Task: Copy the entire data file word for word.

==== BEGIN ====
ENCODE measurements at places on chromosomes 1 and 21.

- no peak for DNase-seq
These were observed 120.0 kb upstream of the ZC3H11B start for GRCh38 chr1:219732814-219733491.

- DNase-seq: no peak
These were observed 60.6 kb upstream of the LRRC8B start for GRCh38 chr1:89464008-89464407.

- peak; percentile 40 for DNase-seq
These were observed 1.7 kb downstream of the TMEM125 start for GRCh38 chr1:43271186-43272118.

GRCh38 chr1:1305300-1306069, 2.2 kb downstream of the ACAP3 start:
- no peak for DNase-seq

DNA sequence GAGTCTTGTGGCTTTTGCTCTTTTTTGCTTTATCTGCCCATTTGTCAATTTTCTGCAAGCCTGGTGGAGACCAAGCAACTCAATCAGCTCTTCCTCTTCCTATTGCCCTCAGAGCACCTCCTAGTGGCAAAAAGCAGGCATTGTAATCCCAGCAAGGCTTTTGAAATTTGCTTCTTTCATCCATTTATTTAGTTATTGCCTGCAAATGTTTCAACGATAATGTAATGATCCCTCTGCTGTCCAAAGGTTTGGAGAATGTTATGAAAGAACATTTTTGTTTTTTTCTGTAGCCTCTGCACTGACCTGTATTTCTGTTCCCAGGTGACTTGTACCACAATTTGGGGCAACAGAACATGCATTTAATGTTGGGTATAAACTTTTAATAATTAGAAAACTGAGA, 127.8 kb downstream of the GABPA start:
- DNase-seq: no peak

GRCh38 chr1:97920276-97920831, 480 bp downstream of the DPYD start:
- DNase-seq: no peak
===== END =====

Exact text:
ENCODE measurements at places on chromosomes 1 and 21.

- no peak for DNase-seq
These were observed 120.0 kb upstream of the ZC3H11B start for GRCh38 chr1:219732814-219733491.

- DNase-seq: no peak
These were observed 60.6 kb upstream of the LRRC8B start for GRCh38 chr1:89464008-89464407.

- peak; percentile 40 for DNase-seq
These were observed 1.7 kb downstream of the TMEM125 start for GRCh38 chr1:43271186-43272118.

GRCh38 chr1:1305300-1306069, 2.2 kb downstream of the ACAP3 start:
- no peak for DNase-seq

DNA sequence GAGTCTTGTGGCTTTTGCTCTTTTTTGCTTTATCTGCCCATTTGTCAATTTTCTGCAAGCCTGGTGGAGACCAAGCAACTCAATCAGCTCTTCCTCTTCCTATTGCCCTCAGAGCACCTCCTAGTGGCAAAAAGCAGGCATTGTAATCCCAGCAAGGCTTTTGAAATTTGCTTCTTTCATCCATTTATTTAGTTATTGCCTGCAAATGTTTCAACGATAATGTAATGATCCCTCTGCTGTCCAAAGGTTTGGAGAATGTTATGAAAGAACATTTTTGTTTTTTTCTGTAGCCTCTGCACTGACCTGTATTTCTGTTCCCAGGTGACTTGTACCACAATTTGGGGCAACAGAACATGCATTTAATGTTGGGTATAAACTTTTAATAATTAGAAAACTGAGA, 127.8 kb downstream of the GABPA start:
- DNase-seq: no peak

GRCh38 chr1:97920276-97920831, 480 bp downstream of the DPYD start:
- DNase-seq: no peak